The Hub Building Fund recently received a grant of just over $53,000, from Valley Heartland Community Futures Development Corporation through the Eastern Ontario Development Program, for our 118 Mill St. project to repair and renovate. This grant will apply to our $250,000 fundraising target and allows The Hub to start repair and renovations immediately.
We know our community has questions related to our move back to our former location in the downtown core and we hope the FAQ below will address any issues or concerns.
Why does The Hub want to be downtown?
The building at 118 Mill St.is our most valuable asset because we own it. It affords a level of negotiating power that very few non-profit organizations have. We are cash positive because the Royal Bank of Canada ceded this building to us for $1 in 1998. Without the expense of a rented commercial space, we can better meet our goal to serve our community.
118 Mill St. has a history to which we can all relate. It has always been a meeting place: a store, a movie theatre, a bank, even a dentist office, and our beloved Hub. The past and the future are reflected in the people who pass through our doors every day: our shoppers, our volunteers, our workers, our friends. The building is our talisman to what community is and should be.
Further, and most important, the Hub contributes to the economy of the downtown core. For a recent grant application, we received a support letter signed by the businesses in the Almonte retail district:
“The HUB has anchored the top end of our retail district and has contributed to the vitality and well being of our community for decades. It has helped democratize the shopping experience and brought people into the downtown that might otherwise not come. It has given people jobs that they might otherwise not be able to get and has put hundreds of thousands of dollars into various causes and projects that have helped make Mississippi Mills a progressive, inclusive, sustainable and protective community.” – Feb 2018
When will The Hub return to 118 Mill St? Target: December 2018.
Our lease to accommodate The Hub in the Industrial Park expires on January 1st, 2019. Carrying multiple rentals at that location impinges on our ability to donate to the community, so it is essential that the Hub return to 118 Mill Street. In addition, Rebound needs to reclaim the space it occupied before The Hub moved to the Industrial Park so it too can continue to thrive. Our long-term sustainability depends on this.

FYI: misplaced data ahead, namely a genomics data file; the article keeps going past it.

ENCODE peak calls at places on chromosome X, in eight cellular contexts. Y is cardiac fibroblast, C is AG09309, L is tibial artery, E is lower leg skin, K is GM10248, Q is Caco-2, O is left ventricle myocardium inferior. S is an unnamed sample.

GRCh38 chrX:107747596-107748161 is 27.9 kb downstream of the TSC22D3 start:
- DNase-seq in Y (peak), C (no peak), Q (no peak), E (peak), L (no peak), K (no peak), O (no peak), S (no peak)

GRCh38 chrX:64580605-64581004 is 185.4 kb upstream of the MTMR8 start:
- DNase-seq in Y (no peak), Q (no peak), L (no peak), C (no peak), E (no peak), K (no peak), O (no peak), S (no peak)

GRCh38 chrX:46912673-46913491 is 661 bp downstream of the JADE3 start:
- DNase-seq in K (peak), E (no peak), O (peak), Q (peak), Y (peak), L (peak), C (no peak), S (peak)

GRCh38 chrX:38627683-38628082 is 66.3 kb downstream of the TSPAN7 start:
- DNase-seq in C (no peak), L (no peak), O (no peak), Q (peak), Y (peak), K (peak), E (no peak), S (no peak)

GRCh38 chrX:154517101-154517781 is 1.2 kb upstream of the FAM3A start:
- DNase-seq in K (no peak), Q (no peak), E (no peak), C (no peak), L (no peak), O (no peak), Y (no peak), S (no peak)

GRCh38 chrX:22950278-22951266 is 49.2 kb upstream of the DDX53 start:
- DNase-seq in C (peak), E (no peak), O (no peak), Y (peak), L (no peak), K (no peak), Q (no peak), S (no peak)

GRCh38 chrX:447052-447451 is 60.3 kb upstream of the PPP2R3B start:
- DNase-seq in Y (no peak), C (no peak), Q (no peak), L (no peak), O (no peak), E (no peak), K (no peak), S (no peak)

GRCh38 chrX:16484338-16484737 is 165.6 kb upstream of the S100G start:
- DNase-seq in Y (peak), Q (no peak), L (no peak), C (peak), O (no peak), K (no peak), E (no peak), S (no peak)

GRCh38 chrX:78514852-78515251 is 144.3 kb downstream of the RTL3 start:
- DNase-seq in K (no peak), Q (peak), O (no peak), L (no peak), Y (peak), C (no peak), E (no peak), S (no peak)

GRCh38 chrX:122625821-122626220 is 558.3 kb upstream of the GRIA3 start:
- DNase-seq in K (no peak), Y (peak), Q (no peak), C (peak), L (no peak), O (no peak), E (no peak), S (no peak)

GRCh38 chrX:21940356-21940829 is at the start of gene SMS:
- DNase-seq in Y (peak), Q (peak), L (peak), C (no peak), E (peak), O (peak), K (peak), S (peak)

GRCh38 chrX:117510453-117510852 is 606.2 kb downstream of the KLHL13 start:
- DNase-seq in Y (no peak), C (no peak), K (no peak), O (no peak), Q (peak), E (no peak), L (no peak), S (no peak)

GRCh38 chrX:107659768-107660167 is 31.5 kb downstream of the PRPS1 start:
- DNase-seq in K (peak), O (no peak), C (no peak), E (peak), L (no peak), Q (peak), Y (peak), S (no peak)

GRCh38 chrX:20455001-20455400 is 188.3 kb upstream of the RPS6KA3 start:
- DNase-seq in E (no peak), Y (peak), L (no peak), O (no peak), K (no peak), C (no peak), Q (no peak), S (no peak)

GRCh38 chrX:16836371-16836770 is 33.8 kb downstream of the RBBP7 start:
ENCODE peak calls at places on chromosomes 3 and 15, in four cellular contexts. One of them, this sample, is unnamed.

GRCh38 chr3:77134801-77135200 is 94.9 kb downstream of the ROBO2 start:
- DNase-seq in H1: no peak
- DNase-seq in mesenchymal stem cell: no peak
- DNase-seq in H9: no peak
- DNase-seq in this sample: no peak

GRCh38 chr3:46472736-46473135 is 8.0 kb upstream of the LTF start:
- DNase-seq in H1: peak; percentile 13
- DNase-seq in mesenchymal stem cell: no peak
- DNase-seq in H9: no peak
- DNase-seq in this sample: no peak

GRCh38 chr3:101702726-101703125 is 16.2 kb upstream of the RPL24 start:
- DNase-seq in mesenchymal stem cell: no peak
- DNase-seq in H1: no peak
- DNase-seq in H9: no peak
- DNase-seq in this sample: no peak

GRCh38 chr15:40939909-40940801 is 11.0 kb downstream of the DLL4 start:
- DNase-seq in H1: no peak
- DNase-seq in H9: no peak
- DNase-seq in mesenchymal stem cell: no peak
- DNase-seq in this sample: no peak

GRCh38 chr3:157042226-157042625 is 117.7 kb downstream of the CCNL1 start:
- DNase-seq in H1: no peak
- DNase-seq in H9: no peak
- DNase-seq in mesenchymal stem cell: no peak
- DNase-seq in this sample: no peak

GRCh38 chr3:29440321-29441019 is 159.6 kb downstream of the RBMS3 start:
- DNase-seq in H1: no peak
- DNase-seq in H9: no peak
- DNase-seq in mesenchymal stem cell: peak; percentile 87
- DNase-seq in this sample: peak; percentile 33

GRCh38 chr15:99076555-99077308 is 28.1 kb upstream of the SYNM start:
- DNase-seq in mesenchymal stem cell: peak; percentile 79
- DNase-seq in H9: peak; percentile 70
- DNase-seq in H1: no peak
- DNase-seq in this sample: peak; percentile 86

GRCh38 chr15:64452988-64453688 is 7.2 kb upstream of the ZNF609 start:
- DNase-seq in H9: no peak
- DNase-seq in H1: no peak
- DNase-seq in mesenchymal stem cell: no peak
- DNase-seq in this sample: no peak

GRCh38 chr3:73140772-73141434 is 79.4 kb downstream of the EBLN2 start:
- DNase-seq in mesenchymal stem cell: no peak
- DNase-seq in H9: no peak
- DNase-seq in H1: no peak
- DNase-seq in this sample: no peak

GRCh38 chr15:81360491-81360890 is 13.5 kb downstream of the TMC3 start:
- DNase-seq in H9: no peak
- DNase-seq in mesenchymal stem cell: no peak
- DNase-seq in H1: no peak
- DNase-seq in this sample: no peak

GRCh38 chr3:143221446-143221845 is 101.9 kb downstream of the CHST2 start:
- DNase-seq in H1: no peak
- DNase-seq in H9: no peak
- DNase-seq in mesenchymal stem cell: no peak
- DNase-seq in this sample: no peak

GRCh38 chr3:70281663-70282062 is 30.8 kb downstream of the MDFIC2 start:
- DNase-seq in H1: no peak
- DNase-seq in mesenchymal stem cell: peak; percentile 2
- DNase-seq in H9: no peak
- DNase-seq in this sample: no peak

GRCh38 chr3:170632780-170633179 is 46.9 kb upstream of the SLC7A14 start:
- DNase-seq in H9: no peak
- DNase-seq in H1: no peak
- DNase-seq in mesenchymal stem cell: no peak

How much will it cost to repair and renovate 118 Mill St?
If we addressed just the repair, it would be less than $20K. However, if we did this, we would be moving back to just what we had before.
Given that the space is now vacant, the Futures Committee felt the time to act on a purpose-built renovation is at hand. In doing so, the concerns and the hopes shared by staff, volunteers and customers related to floor plan, accessibility, and structural and operational efficiencies could be addressed. The Futures Committee has embarked on an expanded plan that includes substantial renovations to open the space and prepare for future growth and reduce costs over time.
In consideration of the future, we set a Phase 1 fundraising target at $250,000.
How will The Hub pay for this?
We included the repair and renovation of 118 Mill St. in our financial planning over the years and have $100,000 allocated from our available funds. We have applied for grants to offset some of the projected costs and are in the process of building our fundraising program to augment the amount needed to support this effort. Over the past 43 years we have prided ourselves on being self-sufficient and have only twice requested financial support in the form of Trillium grants.
What will be done as part of the renovation at 118 Mill St.?
The Hub struggled to maximize retail space in an old bank that was itself converted from an old movie theatre. By using the opportunity to renovate as well as repair, The Hub can reclaim the vertical space (remove drop ceilings) which can be converted to a 2nd floor mezzanine for even more space and perhaps offices for social services, create an expanded purpose-built retail space on the main floor (approx. 30% larger), add communal and sorting areas, upgrade the accessible public bathroom (currently missing from the top of Mill Street) and ensure a more barrier-free environment. We have taken a phased approach for work to be completed in whole or in part depending on the success of our fundraising efforts.
When can we see the plans for 118 Mill St?
Architect, Peter Mansfield completed the initial architectural consultation pro bono which included draft drawings of the new space. We are so grateful for his professionalism and the generous gift of his time. These drawings have been used to submit grant applications and to share with contractors to estimate the cost of the work to be completed. We shared the initial draft drawings at our membership meeting in February, and we will look to post these at The Hub in the upcoming weeks as we continue to refine.
How can we help?
Continue to shop at the Hub and spread the word to your friends and neighbours that what we do is important for our community. We cannot do this without you and we still have big decisions to make which are, frankly, quite daunting and scary.
We often remind ourselves that the women of 1974 must have felt the same way and more often than naught, we look around the table and say, ‘Yes, we can’.
Perhaps now we can add, ‘Let’s do it again!’.
The ACC board